Yet four years later, the number of candidates eager to establish their independence exceeds the number who are purely focused on pleasing the base. “Voters are looking for leaders who treat them like adults and tell them the truth,” says Mike DuHaime, Christie’s chief strategist. “They are rejecting politicians who tell everyone what they want to hear and speak only in cautious focus-grouped terms.”

In some ways, the tell-it-like-it-is caucus is responding to Americans’ well-documented dissatisfaction with the nation’s institutions—and especially its elected officials.

“Most of these candidates understand that of the forces shaping the electorate, there is nothing more dominating than the utter collapse of trust between the American people and just about every institution you can think of,” explains Steve Schmidt, McCain’s former top strategist. “What they get is the macro-political climate in the country. They get the sour mood of the American people, the collapse of trust between most American institutions and the American people, and that they want a real leader.”

“Folks hate Washington, D.C.; its policies, its politics, its attitude,” adds New Hampshire-based GOP strategist Dave Carney. “We thirst for someone to treat us as adults, and be straight with us about the problems and challenges we face as a nation.”

But that’s not the only reason why Ted Cruz, whose Oval Office aspirations may hinge on winning the Iowa caucuses, called for an end to the ethanol subsidies that have long fattened local interests. Or why Bush told the Wall Street Journal last December that the next GOP nominee must be willing to “lose the primary to win the general without violating your principles.”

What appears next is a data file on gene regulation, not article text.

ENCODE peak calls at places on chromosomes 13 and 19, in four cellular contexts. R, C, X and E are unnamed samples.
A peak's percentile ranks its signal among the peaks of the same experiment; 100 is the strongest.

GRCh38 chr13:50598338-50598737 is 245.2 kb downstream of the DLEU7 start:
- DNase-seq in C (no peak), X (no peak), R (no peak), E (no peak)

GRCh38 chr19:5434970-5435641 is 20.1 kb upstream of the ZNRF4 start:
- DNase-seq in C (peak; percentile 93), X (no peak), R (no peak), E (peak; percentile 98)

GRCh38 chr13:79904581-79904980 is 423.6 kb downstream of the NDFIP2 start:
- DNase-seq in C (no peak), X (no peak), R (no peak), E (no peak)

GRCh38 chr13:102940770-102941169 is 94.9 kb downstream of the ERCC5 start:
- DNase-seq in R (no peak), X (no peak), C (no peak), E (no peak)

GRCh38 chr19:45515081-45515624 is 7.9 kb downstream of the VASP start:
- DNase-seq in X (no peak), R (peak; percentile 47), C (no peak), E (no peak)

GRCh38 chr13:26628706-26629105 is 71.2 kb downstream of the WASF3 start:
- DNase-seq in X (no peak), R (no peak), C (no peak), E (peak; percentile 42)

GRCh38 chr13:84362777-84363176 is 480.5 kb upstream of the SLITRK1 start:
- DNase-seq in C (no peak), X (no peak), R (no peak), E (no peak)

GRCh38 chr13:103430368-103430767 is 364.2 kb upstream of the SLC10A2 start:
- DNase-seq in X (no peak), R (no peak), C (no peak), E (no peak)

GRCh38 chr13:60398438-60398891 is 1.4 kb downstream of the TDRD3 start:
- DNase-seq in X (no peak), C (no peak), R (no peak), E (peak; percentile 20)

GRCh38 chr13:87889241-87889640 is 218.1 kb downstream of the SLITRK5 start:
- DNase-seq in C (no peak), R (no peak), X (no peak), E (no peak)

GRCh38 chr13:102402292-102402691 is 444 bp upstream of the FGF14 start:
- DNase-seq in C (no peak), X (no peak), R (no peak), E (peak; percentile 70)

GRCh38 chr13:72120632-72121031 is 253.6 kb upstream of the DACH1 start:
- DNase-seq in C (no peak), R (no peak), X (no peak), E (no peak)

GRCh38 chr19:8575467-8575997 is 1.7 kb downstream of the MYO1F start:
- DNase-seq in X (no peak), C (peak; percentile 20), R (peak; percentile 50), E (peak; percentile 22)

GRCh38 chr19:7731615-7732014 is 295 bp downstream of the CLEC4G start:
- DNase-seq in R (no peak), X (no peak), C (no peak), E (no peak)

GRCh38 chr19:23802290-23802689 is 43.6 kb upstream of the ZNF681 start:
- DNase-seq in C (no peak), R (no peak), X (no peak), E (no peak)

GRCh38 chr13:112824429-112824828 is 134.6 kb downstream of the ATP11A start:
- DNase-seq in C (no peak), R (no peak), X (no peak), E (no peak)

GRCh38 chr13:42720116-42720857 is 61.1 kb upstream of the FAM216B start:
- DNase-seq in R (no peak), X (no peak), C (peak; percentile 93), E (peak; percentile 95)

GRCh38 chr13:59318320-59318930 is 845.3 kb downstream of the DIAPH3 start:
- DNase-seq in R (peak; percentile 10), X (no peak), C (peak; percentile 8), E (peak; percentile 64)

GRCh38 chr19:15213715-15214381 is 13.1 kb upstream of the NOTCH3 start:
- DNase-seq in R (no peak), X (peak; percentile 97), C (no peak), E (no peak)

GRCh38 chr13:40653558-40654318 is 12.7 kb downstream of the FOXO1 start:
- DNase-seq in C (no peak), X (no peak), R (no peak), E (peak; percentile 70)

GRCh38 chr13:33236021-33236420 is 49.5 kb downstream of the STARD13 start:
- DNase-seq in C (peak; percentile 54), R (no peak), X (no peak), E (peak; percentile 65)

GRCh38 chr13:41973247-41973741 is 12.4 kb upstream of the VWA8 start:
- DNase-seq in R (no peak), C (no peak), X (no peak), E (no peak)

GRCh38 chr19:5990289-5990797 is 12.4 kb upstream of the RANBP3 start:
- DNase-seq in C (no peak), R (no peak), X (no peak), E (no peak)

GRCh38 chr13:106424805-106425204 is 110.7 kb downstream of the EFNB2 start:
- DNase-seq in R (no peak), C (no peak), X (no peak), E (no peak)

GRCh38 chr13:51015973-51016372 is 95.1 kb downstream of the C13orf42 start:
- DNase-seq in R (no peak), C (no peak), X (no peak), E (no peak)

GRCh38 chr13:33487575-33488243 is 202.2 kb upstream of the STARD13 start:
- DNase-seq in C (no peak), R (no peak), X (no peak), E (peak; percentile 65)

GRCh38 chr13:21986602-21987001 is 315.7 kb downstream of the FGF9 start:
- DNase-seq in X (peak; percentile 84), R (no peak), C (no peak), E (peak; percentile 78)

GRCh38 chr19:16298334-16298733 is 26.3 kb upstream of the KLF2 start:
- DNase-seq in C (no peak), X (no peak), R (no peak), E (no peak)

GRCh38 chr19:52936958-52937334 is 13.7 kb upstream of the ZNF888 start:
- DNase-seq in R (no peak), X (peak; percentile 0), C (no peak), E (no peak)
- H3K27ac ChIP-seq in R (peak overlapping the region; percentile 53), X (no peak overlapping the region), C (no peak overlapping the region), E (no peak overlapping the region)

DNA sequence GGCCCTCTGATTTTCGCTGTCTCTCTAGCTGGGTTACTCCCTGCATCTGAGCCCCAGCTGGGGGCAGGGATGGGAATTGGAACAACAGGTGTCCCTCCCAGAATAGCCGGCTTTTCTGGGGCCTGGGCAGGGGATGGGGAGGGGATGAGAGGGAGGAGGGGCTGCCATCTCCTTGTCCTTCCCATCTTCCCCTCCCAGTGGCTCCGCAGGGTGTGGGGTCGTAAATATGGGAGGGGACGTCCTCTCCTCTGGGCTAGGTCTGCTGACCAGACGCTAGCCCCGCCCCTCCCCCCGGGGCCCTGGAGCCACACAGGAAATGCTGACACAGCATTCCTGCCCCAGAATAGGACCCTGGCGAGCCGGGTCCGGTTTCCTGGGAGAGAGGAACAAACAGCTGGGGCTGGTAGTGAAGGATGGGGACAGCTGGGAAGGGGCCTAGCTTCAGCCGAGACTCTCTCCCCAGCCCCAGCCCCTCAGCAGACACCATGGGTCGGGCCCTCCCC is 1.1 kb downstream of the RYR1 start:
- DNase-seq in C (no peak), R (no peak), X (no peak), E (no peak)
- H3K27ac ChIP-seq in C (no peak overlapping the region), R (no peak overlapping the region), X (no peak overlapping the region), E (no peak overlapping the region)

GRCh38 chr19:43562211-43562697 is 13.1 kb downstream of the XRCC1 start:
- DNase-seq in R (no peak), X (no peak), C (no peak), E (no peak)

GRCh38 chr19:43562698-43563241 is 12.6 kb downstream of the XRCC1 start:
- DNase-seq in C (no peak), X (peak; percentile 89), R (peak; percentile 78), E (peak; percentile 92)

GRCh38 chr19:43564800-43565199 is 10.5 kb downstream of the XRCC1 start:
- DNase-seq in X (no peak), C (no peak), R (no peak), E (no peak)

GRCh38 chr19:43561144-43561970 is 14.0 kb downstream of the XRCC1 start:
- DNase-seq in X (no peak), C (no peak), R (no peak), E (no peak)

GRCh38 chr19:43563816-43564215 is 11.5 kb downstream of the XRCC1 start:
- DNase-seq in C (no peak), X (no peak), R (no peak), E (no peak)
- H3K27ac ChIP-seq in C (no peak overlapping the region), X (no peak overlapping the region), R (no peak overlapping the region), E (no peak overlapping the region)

“Folks will tell you in politics, ‘don’t talk about that subject,’” Christie said in New Hampshire this month, in a reference to raising the retirement age. “They call it the third rail of American politics. They say, ‘don’t touch it.’ So we’re not going to touch it. We’re going to hug it.”

The maverick shtick is popular because it can be good politics. Each of these campaigns has mapped their paths to the White House through New Hampshire, where style has always been as prized as substance. They know that truth-telling can be a recipe for media attention, and that presenting one’s self as an agent of change can help establish a niche in a crowded field.

Their numbers are also growing as a side effect of new rules put in place after the 2012 race to shorten the primary calendar and limit the number of televised debates. The guidelines, imposed by the Republican National Committee to limit the damage inflicted on the eventual nominee, have had the unexpected effect of nationalizing the race. With more states voting early on, contests in places like Iowa and South Carolina become less vital to a candidate’s chances. That saps the power of hardcore activists and hands more influence to moderate voters in bigger, more diverse states. And with national polling being the standard to get on stage at the all-important televised debates, candidates have to define themselves more. “Loud doesn’t mean a lot,” Graham says.